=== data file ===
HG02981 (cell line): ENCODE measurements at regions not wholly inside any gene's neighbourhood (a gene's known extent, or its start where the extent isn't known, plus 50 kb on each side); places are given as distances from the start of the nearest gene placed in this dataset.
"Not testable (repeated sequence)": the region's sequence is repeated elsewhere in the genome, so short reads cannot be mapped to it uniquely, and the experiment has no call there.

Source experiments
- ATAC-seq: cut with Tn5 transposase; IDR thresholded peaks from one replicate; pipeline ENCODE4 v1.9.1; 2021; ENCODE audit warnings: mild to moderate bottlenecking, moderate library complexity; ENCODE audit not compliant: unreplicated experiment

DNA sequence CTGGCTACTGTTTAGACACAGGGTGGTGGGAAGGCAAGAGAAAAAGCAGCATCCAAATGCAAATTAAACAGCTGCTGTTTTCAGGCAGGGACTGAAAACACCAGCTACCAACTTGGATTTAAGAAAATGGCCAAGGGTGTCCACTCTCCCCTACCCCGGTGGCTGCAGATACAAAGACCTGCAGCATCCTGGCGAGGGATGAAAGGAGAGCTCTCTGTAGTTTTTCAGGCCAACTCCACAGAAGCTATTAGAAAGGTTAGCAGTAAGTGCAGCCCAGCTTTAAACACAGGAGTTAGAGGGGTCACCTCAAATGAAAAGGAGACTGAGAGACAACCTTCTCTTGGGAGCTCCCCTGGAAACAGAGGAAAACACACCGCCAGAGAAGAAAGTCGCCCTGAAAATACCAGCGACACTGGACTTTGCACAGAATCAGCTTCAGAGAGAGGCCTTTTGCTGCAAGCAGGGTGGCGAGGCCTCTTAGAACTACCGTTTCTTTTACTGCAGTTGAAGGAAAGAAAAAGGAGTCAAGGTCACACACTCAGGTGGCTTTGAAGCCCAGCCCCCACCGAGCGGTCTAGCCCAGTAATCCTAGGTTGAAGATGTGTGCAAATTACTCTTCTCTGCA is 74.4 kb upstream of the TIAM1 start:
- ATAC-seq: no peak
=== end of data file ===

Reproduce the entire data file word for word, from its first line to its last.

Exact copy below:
HG02981 (cell line): ENCODE measurements at regions not wholly inside any gene's neighbourhood (a gene's known extent, or its start where the extent isn't known, plus 50 kb on each side); places are given as distances from the start of the nearest gene placed in this dataset.
"Not testable (repeated sequence)": the region's sequence is repeated elsewhere in the genome, so short reads cannot be mapped to it uniquely, and the experiment has no call there.

Source experiments
- ATAC-seq: cut with Tn5 transposase; IDR thresholded peaks from one replicate; pipeline ENCODE4 v1.9.1; 2021; ENCODE audit warnings: mild to moderate bottlenecking, moderate library complexity; ENCODE audit not compliant: unreplicated experiment

DNA sequence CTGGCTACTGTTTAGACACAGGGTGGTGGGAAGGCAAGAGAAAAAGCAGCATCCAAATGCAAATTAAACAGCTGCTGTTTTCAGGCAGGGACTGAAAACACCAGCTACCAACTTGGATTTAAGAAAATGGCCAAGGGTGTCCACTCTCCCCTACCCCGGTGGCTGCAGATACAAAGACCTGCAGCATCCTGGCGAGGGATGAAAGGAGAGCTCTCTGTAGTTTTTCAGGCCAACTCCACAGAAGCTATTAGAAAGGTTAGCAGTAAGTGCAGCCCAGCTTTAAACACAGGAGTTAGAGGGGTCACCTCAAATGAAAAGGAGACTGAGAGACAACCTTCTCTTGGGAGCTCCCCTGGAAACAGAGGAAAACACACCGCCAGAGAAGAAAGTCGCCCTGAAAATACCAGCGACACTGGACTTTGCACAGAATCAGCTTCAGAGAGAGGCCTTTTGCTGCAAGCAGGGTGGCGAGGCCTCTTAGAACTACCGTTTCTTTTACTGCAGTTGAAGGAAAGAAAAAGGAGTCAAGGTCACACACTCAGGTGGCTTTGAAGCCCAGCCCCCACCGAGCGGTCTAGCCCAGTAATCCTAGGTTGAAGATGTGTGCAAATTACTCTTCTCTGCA is 74.4 kb upstream of the TIAM1 start:
- ATAC-seq: no peak